At Leverege, a small software startup, I’m the only designer on the team and get to really shape the direction of our branding and products. While this can be challenging at times, I believe I’ve created more, failed more, and ultimately learned more about design and systems in my 8 months at Leverege than I would have in years at a bigger company.

Yitaek Hwang — Product Engineer

Prior to joining VFA, I ran a small company with a group of students at Duke called ViFlex. We designed and manufactured low-cost glasses to serve the 700 million people suffering from vision loss that can be resolved with a pair of eyeglasses.

While the company enjoyed some success running field tests in various countries around the world and purchasing an injection mold for the final design, quite frankly I was not equipped with the necessary skills to run a company. So I joined VFA in hopes of learning from serial entrepreneurs growing a company and navigating through the crazy startup world.

In that sense, Leverege was a good fit as Eric Conn, our CEO, is a successful serial entrepreneur who has sold companies in various industries including defense and advertising. Ultimately I want to get back to medical devices and international development, but for the time being, I’m learning a lot about the software industry and the things that make it so successful. I hope to translate some of my learnings to deal with the unique challenges presented in the medical and development space.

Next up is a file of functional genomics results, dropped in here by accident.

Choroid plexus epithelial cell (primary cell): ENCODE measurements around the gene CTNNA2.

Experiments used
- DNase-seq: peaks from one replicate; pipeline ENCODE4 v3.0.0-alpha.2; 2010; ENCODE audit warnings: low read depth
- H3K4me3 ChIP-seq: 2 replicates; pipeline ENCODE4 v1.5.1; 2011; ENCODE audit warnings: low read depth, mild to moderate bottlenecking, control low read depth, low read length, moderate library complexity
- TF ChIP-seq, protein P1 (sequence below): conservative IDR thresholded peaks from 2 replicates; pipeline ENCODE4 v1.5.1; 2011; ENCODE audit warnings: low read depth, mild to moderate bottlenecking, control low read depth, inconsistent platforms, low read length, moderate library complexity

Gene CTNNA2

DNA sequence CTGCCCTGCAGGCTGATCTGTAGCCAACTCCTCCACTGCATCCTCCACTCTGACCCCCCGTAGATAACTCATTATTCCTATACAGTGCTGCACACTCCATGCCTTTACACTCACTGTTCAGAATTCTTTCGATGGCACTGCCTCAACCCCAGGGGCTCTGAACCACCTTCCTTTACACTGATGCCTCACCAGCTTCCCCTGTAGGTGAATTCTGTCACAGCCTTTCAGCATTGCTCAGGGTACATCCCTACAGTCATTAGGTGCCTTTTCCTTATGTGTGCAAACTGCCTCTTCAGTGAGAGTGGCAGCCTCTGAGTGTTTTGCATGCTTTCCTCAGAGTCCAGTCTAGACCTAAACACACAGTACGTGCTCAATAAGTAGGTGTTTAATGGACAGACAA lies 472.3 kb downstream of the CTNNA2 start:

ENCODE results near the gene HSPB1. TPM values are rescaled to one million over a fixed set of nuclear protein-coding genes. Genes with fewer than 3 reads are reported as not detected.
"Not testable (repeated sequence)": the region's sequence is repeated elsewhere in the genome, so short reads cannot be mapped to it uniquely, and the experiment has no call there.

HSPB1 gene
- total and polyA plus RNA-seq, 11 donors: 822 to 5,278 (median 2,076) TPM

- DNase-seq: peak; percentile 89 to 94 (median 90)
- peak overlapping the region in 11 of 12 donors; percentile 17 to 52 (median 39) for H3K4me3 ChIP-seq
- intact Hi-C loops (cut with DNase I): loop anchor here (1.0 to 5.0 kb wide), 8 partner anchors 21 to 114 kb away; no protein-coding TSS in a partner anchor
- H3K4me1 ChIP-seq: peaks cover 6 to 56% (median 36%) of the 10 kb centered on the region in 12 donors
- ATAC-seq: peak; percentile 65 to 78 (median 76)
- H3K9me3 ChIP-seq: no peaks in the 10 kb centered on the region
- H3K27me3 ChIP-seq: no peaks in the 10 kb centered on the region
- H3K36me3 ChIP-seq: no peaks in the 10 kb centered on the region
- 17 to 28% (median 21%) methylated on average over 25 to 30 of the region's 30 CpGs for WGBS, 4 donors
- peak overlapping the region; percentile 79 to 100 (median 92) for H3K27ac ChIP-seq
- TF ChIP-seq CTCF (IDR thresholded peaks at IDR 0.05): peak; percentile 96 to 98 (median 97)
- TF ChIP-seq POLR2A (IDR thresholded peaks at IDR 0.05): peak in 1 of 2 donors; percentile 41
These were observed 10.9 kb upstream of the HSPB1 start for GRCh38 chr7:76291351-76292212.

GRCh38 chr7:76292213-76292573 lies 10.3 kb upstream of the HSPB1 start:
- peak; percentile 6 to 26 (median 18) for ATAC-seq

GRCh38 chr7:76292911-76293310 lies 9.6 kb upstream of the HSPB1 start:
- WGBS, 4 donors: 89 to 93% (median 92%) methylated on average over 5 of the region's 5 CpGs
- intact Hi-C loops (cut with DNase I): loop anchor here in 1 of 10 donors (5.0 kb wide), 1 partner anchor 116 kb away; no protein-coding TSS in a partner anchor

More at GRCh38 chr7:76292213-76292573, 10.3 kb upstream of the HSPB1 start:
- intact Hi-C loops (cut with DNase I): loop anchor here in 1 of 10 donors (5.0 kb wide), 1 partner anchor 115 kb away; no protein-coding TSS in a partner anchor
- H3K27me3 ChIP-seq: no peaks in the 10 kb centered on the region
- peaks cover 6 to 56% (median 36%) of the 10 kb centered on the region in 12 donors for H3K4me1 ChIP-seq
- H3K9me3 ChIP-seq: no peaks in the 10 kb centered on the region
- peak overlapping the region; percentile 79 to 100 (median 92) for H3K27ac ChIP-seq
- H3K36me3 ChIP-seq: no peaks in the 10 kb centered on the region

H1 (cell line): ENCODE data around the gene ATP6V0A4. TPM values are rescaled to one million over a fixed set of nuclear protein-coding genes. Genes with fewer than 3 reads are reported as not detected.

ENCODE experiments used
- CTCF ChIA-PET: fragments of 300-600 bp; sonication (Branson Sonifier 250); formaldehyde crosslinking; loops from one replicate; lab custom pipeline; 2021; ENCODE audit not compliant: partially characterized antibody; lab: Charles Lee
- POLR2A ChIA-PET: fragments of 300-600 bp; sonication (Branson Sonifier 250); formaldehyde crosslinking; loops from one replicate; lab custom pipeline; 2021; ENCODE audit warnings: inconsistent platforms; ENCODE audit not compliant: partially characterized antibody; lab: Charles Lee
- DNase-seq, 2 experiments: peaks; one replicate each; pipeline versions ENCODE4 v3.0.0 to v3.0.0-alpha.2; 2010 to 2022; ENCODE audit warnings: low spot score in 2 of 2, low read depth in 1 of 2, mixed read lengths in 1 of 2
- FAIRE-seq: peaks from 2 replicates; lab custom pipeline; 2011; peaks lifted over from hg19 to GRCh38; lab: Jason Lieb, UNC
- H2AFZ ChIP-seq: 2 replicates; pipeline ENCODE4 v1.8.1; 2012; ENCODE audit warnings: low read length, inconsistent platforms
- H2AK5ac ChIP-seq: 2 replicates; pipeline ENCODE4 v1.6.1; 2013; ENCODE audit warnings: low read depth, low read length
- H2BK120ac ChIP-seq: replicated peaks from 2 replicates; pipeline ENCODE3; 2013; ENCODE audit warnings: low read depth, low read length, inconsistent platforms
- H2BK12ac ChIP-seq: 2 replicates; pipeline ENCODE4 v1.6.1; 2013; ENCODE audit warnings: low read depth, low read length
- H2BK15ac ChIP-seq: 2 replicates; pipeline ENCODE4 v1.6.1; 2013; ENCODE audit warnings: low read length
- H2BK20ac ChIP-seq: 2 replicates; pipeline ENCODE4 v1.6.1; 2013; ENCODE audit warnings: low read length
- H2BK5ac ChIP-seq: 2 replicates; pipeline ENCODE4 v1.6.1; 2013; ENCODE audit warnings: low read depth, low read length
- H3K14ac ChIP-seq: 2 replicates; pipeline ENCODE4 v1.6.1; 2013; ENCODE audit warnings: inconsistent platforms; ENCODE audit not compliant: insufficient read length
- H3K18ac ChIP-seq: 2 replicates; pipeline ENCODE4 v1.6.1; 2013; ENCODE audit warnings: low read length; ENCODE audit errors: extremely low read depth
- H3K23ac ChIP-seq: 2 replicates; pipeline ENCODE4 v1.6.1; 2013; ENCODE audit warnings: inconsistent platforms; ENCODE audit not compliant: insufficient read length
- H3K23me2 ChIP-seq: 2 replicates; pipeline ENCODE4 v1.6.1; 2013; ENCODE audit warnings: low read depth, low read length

Calum McClelland — Director of Business Development

Entering Brown, I was set on starting my own company one day. But how does one do that? I interned at several startups and took courses on entrepreneurship to find out. But instead of revealing the secrets of starting a company, these experiences only showed me how little I knew and how much I had yet to learn.

As I headed into my senior year, I didn’t know what I wanted to do. I knew I needed experience, but where? What if I chose the wrong thing and pigeonholed myself, unable to eventually start my own company?

As I searched for my next step, I found out about Venture For America and instantly knew that I’d found what I was looking for. VFA would provide the perfect opportunity to learn the knowledge and skills necessary to one day launch a successful company.

Through VFA, I now work at Leverege, which has proven to be the perfect fit for me. The small team allows me to learn multiple parts of the company including sales, marketing, and business development, and also forces me to rapidly develop new skills on the fly. And the deep experience of our co-founders has been an incredible resource, giving me the opportunity to learn from people who have done it all before, absorbing their wisdom and years of learned experience.

Every day I am so appreciative for both VFA and Leverege. Together, they’ve proven to be the perfect launching pad for whatever it is that I want to do next. And VFA particularly has pushed me to really consider what that next step might be. Maybe I’ll start a company, but maybe not. Beyond the opportunity to learn knowledge and skills at extremely rapid pace, one of the biggest things I’ve gotten from VFA is being around the other Fellows like James, Hannah, Yitaek, and too many other incredible people to name. They’ve inspired me to be better and do good in this world. They’ve influenced me to grow as a person, and to deeply consider what I want to do with my life. Whatever that might be, I’m so grateful for both VFA and Leverege in helping to get me there.